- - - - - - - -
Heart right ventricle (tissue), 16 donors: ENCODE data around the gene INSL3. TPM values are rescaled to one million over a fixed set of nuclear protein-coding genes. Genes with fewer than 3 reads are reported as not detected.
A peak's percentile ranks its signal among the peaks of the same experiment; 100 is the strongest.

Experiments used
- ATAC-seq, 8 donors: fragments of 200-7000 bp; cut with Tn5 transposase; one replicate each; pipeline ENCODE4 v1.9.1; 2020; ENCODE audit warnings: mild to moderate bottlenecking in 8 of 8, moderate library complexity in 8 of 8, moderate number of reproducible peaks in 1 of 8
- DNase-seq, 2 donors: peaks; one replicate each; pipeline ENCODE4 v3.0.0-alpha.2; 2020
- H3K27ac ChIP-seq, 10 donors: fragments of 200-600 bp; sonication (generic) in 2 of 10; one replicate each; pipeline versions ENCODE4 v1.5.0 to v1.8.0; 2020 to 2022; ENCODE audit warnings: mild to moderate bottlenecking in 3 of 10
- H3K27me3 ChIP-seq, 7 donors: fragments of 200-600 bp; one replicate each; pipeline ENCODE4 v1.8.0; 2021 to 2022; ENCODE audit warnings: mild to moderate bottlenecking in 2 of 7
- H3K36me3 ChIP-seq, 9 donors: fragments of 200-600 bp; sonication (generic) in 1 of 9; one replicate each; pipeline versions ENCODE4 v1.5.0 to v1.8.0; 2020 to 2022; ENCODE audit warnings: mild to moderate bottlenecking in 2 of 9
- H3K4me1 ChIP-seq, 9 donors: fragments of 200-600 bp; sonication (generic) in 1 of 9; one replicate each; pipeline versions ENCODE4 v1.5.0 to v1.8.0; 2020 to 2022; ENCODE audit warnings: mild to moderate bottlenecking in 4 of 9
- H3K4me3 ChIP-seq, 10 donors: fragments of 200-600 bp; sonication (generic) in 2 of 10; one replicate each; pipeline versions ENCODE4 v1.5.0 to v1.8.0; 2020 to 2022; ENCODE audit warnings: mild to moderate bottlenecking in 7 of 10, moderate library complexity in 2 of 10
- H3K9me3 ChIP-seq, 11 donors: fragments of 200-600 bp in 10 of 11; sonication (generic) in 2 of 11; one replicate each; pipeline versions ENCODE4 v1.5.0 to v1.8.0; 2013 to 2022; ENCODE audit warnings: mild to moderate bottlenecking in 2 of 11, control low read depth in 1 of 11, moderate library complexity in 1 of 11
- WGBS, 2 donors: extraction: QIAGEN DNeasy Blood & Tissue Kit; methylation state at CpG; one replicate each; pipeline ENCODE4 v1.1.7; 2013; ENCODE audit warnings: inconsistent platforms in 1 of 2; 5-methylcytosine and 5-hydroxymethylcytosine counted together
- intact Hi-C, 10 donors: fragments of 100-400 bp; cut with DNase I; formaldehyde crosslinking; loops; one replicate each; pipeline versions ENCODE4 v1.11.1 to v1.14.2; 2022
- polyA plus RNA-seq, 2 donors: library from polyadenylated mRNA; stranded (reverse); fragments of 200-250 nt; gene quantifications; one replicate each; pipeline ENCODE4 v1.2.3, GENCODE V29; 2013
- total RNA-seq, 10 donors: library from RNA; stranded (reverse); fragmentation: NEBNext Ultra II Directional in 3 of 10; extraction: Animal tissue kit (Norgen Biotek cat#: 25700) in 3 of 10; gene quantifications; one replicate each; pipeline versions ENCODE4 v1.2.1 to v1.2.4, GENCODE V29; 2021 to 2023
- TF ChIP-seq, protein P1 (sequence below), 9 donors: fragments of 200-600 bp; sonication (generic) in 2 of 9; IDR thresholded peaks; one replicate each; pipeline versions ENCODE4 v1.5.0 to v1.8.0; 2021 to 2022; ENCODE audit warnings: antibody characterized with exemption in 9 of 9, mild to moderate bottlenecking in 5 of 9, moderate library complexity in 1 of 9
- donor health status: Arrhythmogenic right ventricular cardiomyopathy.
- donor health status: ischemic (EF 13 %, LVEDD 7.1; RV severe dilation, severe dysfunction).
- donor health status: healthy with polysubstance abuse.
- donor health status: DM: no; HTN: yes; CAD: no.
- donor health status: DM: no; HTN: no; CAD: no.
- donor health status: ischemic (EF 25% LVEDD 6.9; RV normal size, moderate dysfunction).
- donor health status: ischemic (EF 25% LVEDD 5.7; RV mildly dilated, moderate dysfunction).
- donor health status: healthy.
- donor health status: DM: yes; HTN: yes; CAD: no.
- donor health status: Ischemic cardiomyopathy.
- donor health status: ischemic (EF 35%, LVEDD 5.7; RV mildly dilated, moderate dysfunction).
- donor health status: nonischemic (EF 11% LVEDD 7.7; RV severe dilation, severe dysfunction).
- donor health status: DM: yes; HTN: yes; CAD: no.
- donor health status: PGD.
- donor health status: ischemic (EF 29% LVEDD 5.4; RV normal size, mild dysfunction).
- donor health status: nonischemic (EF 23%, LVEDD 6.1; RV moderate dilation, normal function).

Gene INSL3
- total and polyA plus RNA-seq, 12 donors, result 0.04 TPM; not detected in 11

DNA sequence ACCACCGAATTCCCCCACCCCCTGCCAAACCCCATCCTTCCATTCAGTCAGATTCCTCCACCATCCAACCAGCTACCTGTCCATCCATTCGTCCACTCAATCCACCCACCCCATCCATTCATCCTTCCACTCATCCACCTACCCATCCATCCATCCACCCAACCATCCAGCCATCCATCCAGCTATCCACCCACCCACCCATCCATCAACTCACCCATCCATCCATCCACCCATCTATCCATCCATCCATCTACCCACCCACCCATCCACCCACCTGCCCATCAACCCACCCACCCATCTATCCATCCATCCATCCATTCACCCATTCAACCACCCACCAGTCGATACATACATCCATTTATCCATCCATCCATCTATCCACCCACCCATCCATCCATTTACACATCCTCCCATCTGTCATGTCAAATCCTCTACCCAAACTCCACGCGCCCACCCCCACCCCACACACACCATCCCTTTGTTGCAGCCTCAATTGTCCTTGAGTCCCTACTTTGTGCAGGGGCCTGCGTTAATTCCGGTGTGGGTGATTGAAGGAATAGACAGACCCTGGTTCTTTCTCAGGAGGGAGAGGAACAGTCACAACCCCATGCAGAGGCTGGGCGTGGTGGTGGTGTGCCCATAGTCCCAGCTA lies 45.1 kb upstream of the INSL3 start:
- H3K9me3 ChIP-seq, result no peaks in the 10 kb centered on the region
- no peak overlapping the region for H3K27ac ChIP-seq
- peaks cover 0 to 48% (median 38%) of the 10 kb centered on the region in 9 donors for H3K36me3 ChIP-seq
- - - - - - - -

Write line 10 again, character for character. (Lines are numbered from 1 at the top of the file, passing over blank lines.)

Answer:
- H3K4me3 ChIP-seq, 10 donors: fragments of 200-600 bp; sonication (generic) in 2 of 10; one replicate each; pipeline versions ENCODE4 v1.5.0 to v1.8.0; 2020 to 2022; ENCODE audit warnings: mild to moderate bottlenecking in 7 of 10, moderate library complexity in 2 of 10